For a national company , it is not surprising that the most populous states, California, Texas, and New York would be the states to which the most calls are billed. Less populous states such as North Dakota and South Dakota would be expected to have a low number of calls billed. Indiana is a medium sized state, so the company whose data is being shown must not have an office in Indiana to bill. Other color spectrum could be used, such as the rainbow spectrum of violet, indigo, blue, green, yellow, orange, red.
Manipulation of upper thumb 273 and/or lower thumb 274 changes the mapping from one parameter of the data, i.e. numerical value, to another parameter of the data, i.e. the colors of the geographic regions. This technique is used where transforming from a data (e.g. numerical quantity) attribute to a graphic attribute is useful to the user. To illustrate the visual effect that this has, please refer now to FIG. 4.
In FIG. 4, lower thumb 274 has been moved toward upper thumb 273 and the upper thumb 273 has remained its previous position. The effect of this manipulation is to extend the mapping of numerical values 1-53 to dark green and map the rest of the green-champagne spectrum for numerical values 53-12,092. The colors of many of the states in geographic window 210 change in FIG. 4. The changes to the colors is given in the second column of Table 1. With this particular mapping of colors to numerical call volume, it would be very easy to locate which states had call volumes lower than the numeric value of 52 for the data base period because those states would be colored dark green in FIG. 4 with this manipulation of lower thumb 274.
In FIG. 5, it is the upper slider 273 that has been moved toward the lower slider 274 and slider 274 has remained in its position shown in FIG. 3. The effect of this manipulation is to extend the mapping of numerical values 225-12,092 to light champagne color and map the rest of the green-champagne spectrum for numerical values 1-225. The colors of a number of states in geographic window 210 have changed in FIG. 5. The changes of the colors of the states is given in the third column of Table 1. With the mapping of colors to numerical values of FIG. 5, it would be very easy to visually locate all states that had a call volume of at least 225 calls for the time period of the data base because those states would be light champagne colored in FIG. 5 with this manipulation of upper thumb 273.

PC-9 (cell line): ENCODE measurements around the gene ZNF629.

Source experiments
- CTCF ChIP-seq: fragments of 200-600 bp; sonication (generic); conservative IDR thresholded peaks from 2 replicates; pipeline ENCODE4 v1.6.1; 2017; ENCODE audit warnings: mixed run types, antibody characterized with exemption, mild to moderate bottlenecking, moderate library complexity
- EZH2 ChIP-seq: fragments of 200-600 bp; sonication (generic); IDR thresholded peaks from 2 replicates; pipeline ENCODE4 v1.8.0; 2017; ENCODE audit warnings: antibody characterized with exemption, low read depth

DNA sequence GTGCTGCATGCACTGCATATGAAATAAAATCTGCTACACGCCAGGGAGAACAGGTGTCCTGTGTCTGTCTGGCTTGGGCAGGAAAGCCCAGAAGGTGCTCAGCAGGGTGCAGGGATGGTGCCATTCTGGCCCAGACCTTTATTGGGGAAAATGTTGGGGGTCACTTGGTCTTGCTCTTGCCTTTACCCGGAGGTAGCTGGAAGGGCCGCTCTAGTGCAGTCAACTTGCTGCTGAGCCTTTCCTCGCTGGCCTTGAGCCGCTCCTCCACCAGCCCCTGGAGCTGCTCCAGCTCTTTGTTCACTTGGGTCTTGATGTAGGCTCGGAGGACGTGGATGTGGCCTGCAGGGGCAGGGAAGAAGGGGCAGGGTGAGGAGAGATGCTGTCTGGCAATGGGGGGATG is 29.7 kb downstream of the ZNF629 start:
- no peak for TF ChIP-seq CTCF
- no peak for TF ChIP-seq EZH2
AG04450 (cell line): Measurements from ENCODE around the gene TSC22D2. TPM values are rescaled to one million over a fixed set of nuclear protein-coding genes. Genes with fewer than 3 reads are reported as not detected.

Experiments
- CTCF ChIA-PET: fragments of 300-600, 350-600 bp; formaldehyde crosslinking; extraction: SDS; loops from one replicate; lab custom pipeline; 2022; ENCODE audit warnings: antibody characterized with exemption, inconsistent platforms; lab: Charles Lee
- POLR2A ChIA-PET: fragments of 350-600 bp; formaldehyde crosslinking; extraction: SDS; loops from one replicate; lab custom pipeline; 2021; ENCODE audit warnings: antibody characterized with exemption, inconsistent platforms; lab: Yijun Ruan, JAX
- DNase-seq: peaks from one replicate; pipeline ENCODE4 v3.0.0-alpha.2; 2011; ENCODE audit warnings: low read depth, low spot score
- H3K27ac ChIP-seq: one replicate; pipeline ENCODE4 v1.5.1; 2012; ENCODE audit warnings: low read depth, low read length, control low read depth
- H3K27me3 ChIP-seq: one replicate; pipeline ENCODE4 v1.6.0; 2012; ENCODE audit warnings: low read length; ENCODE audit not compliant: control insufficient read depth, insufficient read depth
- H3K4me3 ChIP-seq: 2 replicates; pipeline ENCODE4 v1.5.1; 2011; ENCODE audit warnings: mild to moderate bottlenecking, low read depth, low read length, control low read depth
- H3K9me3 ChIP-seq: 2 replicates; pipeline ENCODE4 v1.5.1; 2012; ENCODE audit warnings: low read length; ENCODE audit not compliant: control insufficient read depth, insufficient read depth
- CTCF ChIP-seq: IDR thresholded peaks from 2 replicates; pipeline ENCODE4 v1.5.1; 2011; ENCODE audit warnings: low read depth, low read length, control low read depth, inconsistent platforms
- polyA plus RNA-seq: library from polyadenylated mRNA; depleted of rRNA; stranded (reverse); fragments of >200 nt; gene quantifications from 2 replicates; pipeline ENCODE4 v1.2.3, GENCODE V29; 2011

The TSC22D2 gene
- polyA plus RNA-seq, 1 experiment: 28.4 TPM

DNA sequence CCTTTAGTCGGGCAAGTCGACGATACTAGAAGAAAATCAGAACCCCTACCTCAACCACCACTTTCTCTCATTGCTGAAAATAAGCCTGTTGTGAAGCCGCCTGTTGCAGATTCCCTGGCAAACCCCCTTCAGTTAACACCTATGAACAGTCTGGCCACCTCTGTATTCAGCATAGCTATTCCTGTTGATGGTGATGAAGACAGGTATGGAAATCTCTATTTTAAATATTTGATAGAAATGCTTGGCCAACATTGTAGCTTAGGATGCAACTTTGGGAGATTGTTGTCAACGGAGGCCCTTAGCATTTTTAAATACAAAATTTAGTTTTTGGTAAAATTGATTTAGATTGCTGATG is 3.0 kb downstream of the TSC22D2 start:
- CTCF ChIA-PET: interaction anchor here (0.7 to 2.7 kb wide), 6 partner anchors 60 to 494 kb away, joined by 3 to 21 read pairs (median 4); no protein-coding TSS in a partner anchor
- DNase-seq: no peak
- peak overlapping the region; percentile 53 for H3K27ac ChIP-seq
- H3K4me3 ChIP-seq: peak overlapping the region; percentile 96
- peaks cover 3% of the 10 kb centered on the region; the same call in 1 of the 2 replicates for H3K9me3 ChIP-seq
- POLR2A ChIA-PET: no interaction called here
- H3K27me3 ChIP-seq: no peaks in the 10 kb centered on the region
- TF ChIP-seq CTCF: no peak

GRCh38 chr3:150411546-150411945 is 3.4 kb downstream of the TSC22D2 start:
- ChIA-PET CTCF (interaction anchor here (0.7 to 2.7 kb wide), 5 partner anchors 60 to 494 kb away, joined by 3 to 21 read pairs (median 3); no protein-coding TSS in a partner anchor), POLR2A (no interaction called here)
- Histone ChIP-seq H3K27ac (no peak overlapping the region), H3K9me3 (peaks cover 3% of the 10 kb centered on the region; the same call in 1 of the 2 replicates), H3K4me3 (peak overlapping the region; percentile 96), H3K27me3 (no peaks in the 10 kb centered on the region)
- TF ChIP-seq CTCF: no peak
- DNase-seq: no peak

Although not illustrated, movement of both thumbs 273, 274 away from their extreme positions can be accomplished. This can be done by setting the upper thumb 273 to a desired value and the lower thumb 274 to a desired value (or thumb 274 first then thumb 273 next) by use of the pointing device 116. Alternatively, one of the thumbs 273, 274 could be manipulated toward the other thumb to define a desired set range for the color spectrum of choice, and then the entire set range moved as a unit to a position where the upper thumb 273 and the lower thumb 274 have the desired values (although some fine manipulation may be needed to get the exact upper and lower value settings desired). Movement of the set range as a unit is accomplished by clicking button 117 of the pointing device 116 while the cursor 112 is located between thumbs 273, 274 within the control 270 and dragging the set range to the desired location along the range of control 270 between ends 271 and 272. As any set range is moved as a unit, the colors of the geographic regions in geographic window 210 may change in essentially real time. Thus, this is another visualization technique that a user may use to analyze numerical values from a data base.
FIG. 6 is a graph of a set range and how it maps colors to a set of numerical values, which may be telecommunication calls, costs, minutes or some other data parameters unrelated to telecommunications.
Referring now to FIGS. 3 and 7, size control 250 will be described. Size control 250 has upper and lower ends 251, 252 and upper and lower thumbs 253, 254 which correspond very closely to the components of color control 270. The manipulation of the upper and lower thumbs 253, 254 to define a set range and the ability to move a set range as a unit are essentially the same as manipulation of corresponding components of color control 270. However, as its name implies, the size control 250 controls the size of geographic regions under analysis in geographic window 210. It should be noted that the operation of size control 250 was turned off in FIGS. 2, 4 and 5 above, although similar displays could be achieved by moving thumbs 253 and 254 to their extreme upper locations.